LARKSPUR – It might come as a surprise to learn that Myles O’Dwyer’s turn as president of a plumbing service company was preceded by an extensive career in commercial finance. On the other hand, it explains a lot about the thriving success of his business. As Myles tells it, his newfound venture came as the result of a failed business merger. “I was in the process of negotiating a merger between a plumbing parts supplier and a service company, with a plan to combine them into a national franchise. When the parts supplier backed out, I went to work for the service company with an aim to improve its financial performance.” Benefitting from his business acumen, Pipe Spy expanded its operations to Marin in 2007, where Myles continues to run things today.
Originally from the Bay Area, Myles’ career in finance took him all over the United States, from Chicago to Connecticut to Los Angeles, before an opportunity arose for him to return to his native environment. Having spent several winters on the East Coast, Myles attests to a renewed appreciation for the temperate North Bay climate. “We still have our seasons, but it’s nothing like back east,” he affirms. “When I lived in Connecticut, the trees would lose all their leaves and just look like dead sticks for five months. It was depressing.”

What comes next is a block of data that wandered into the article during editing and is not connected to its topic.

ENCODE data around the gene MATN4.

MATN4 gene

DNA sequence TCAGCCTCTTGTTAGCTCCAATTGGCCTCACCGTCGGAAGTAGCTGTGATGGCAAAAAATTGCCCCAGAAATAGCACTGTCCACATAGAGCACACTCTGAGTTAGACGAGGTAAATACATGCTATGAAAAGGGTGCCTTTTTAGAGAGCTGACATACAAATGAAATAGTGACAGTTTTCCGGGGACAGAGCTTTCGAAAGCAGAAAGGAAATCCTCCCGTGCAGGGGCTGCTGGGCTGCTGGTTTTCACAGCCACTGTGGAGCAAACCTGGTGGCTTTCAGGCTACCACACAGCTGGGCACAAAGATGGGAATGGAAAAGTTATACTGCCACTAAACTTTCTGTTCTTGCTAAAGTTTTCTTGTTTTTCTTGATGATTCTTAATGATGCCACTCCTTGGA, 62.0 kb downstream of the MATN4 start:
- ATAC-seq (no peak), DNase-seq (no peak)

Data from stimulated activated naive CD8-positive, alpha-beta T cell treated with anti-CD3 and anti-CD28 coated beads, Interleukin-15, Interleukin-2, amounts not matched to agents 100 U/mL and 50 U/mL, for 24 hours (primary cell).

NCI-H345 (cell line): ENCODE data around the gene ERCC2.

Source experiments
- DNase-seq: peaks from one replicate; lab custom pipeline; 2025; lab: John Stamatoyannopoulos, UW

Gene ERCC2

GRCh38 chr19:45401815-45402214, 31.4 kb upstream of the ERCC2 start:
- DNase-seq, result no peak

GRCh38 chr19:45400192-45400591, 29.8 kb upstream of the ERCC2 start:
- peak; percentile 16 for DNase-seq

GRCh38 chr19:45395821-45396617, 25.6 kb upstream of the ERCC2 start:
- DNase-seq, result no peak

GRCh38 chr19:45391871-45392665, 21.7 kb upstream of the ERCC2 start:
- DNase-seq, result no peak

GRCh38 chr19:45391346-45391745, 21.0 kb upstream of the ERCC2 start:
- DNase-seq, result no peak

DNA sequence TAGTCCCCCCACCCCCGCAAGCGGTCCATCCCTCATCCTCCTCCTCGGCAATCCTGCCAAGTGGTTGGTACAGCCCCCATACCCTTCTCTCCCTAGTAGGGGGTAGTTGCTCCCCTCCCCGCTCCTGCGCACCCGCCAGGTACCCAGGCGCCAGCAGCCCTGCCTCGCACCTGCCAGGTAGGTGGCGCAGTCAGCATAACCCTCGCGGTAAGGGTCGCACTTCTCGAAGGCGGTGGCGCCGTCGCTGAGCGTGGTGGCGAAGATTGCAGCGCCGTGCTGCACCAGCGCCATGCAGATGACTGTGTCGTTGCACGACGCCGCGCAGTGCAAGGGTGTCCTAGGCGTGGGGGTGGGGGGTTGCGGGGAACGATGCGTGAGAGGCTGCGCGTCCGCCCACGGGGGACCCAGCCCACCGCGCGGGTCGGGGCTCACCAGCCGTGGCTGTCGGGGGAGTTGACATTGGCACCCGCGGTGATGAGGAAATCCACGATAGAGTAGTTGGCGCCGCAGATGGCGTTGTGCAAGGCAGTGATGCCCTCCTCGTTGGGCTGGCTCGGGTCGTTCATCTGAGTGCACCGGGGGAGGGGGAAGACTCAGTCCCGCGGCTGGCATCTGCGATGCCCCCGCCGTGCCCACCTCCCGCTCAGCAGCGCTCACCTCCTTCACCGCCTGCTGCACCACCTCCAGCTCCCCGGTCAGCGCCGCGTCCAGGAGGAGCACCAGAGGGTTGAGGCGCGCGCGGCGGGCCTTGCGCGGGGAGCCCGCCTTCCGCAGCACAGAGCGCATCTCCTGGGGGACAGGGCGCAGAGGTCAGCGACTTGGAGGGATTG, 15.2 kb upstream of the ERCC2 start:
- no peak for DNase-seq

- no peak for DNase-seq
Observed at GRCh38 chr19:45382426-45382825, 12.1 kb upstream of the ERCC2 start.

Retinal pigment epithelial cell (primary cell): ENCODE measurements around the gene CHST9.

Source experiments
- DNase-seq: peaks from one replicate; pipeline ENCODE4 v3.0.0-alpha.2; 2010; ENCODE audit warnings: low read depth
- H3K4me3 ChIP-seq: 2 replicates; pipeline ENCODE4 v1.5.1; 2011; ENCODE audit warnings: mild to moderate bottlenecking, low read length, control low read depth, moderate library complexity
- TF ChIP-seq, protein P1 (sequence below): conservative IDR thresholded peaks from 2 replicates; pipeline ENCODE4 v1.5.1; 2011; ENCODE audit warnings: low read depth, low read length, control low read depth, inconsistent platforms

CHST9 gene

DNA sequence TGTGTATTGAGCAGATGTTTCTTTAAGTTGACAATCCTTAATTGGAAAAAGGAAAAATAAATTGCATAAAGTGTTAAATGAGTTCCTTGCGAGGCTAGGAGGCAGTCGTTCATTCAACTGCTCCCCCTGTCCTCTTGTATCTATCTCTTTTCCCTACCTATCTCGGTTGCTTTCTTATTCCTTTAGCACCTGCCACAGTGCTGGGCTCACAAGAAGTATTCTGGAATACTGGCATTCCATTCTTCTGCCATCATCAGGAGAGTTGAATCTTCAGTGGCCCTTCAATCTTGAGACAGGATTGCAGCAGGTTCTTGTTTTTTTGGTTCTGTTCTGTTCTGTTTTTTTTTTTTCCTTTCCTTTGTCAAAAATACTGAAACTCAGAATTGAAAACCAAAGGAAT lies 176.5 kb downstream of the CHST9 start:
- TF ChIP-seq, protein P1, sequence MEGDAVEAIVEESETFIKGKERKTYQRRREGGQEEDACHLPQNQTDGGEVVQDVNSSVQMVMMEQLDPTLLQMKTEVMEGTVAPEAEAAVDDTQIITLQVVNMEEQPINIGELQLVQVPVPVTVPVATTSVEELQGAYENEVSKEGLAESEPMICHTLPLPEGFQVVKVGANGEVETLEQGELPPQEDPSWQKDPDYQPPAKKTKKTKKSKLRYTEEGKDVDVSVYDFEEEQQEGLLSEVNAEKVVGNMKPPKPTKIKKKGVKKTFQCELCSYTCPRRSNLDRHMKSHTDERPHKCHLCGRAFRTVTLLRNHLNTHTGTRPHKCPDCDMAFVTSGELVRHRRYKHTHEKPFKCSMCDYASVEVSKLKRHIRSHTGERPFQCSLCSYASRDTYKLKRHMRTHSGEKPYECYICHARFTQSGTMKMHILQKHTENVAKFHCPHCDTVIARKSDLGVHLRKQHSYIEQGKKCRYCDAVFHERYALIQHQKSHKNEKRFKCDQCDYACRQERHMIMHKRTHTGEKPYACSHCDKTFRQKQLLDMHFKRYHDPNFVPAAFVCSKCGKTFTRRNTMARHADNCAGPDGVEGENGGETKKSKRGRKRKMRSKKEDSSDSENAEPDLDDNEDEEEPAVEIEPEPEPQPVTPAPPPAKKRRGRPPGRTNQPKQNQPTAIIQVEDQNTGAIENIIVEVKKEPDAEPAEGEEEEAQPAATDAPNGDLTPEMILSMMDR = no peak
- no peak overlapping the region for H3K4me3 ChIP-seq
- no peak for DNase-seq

While his career keeps him busy, Myles finds time to enjoy a variety of hobbies outside of work, from weekly basketball games to renovating classic cars and motorcycles, including his father’s 1934 Ford pickup. He also likes to keep up with his four daughters, all of whom are variously situated along the West Coast. “My oldest daughter is a kindergarten teacher in Seattle, Washington, my second-oldest is a chef in San Francisco, and I have a set of twins who are in college,” he proudly says. Myles also enjoys going out to support the football team of his Berkeley alma mater, the Cal Bears.
When asked what his future retirement might look like, the ever-ambitious Myles intimates that it’ll likely be the start of another enterprise altogether. “One of the things I’ve always wanted to do is get my PhD, so I’ll probably do that after I retire,” he says. “I haven’t decided whether to focus on business ethics or political science—I guess I’ll cross that bridge when I come to it!”